Framing questions

Barbara Abou-El-Haj envisioned her book to be comparative study of the cathedrals of Reims and Amiens, considering the monuments in relation to the local conditions in which they were planned and built. Focusing on the cathedrals in tandem with their regional political, social, and economic histories, Abou-El-Haj sought to dispel what she understood to be myths in the prevailing discourses on Gothic cathedrals – primarily that these structures were built with the consensus of their local towns and that they function as symbols of harmony, materializing an urgent and eager piety shared by burghers and cathedral authorities. 

Abou-El-Haj positions her inquiry in opposition to trends in the study of cathedral building ultimately based in the work of Hans Sedlmayr and still evident in introductory art history texts and specialized study.


Abou-El-Haj, Barbara, "Building and Decorating at Reims and Amiens," in Studien zur Geschichte der Europäischen Skulptur im 12./13. Jahrhundert, eds. H. Beck and K. Hengevoss (Frankfurt am Main: Dürkop, 1994), 763-76. Click to download

Bandmann, Günter, Early Medieval Architecture as Bearer of Meaning, trans. Kendall Wallis (New York: Columbia University Press, 2005). 

Sedlmayr, Hans, Der Entstehung der Kathedrale (Graz: Akademische Druck- und Verlagsanstalt, 1950).

Schlink, Wilhelm, “The Gothic Cathedral as Heavenly Jerusalem: A Fiction in German Art History,” in The real and ideal Jerusalem in Jewish, Christian and Islamic Art: Studies in Honor of Bezalel Narkiss on the Occasion of his Seventieth Birthday, ed. Bianca Kühnel, special issue Jewish Art 23/4 (1998): 275-85.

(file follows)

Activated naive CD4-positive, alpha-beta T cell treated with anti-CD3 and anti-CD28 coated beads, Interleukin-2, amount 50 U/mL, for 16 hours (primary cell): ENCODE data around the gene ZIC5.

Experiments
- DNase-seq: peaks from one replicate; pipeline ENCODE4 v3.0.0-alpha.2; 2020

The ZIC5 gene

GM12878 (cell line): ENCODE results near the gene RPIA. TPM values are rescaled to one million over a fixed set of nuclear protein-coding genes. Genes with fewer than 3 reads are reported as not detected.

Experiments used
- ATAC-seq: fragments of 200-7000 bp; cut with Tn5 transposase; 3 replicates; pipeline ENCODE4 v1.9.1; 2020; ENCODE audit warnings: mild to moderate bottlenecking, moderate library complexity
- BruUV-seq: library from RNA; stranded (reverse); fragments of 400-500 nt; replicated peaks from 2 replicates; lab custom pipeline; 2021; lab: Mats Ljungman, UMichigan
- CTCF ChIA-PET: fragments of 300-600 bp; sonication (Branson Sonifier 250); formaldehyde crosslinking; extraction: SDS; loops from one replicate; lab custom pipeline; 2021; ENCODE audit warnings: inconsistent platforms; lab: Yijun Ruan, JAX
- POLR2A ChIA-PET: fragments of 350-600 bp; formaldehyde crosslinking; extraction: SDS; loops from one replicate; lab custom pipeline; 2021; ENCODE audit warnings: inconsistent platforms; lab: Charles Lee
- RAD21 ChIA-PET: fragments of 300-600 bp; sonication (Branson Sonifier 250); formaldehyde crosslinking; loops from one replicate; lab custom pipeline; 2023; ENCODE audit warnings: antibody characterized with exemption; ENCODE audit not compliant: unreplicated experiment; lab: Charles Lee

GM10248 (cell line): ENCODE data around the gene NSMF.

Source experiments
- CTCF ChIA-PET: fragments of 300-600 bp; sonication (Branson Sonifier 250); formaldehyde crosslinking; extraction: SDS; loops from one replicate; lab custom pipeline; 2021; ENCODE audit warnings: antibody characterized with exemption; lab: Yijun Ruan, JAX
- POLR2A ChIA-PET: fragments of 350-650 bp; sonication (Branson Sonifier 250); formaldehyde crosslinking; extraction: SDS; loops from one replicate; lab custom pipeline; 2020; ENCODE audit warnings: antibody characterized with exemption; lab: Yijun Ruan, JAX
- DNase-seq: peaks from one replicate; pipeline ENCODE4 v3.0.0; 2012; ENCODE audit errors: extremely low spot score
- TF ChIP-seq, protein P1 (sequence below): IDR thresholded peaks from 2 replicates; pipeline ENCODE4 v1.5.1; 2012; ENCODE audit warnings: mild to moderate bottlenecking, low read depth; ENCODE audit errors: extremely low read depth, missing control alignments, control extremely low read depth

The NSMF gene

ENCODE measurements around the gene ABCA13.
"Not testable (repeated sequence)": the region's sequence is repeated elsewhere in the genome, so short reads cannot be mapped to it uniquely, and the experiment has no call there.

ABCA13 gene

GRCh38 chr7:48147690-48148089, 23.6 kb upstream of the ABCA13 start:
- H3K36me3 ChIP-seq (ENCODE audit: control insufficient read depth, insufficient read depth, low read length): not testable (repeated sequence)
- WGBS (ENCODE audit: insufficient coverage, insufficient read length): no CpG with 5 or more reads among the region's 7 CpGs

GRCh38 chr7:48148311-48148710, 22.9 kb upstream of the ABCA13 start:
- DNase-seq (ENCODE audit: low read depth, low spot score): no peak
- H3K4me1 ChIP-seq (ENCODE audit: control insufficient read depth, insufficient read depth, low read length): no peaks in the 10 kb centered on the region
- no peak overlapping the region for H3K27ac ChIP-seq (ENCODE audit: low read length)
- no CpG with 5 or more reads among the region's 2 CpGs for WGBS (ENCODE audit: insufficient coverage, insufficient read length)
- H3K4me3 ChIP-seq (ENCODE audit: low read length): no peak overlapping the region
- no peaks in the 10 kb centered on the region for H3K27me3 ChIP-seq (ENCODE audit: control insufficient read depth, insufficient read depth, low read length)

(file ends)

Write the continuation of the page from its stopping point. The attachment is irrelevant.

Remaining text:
von Simson, Otto The Gothic Cathedral: Origins of Gothic Architecture and the Medieval Concept of Order (New York: Pantheon, 1956).


  1. What does a scholar of medieval cathedrals gain and lose by focusing on economic, political, and social history rather than theology and Christian morality?
  2. Where does the liturgy fit in? Could one pursue a study of liturgical practice in Reims Cathedral that was in tune with Abou-El-Haj’s principles and goals?
  3. How can one address the mechanics of architectural and artistic production in relation to Barbara Abou-El-Haj’s intellectual priorities? Can one tell an economic and political history of a Gothic cathedral focused on the challenges faced by architectural designers or the aesthetic goals of sculptors and glaziers?